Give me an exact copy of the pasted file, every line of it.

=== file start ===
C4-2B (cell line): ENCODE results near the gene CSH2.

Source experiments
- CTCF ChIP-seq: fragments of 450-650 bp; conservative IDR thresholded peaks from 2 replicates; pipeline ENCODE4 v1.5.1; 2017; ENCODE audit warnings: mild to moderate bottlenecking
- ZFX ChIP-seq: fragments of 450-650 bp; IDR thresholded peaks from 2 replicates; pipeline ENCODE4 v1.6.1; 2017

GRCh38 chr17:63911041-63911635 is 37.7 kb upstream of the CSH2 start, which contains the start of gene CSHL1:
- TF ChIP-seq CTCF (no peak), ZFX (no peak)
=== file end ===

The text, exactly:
C4-2B (cell line): ENCODE results near the gene CSH2.

Source experiments
- CTCF ChIP-seq: fragments of 450-650 bp; conservative IDR thresholded peaks from 2 replicates; pipeline ENCODE4 v1.5.1; 2017; ENCODE audit warnings: mild to moderate bottlenecking
- ZFX ChIP-seq: fragments of 450-650 bp; IDR thresholded peaks from 2 replicates; pipeline ENCODE4 v1.6.1; 2017

GRCh38 chr17:63911041-63911635 is 37.7 kb upstream of the CSH2 start, which contains the start of gene CSHL1:
- TF ChIP-seq CTCF (no peak), ZFX (no peak)